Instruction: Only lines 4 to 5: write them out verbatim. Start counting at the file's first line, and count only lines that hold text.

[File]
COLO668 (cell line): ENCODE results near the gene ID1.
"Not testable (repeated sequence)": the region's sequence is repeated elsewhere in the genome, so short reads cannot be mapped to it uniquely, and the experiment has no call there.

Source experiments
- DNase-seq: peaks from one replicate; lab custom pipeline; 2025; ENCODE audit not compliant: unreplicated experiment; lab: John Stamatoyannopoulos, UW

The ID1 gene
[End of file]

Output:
- DNase-seq: peaks from one replicate; lab custom pipeline; 2025; ENCODE audit not compliant: unreplicated experiment; lab: John Stamatoyannopoulos, UW

The ID1 gene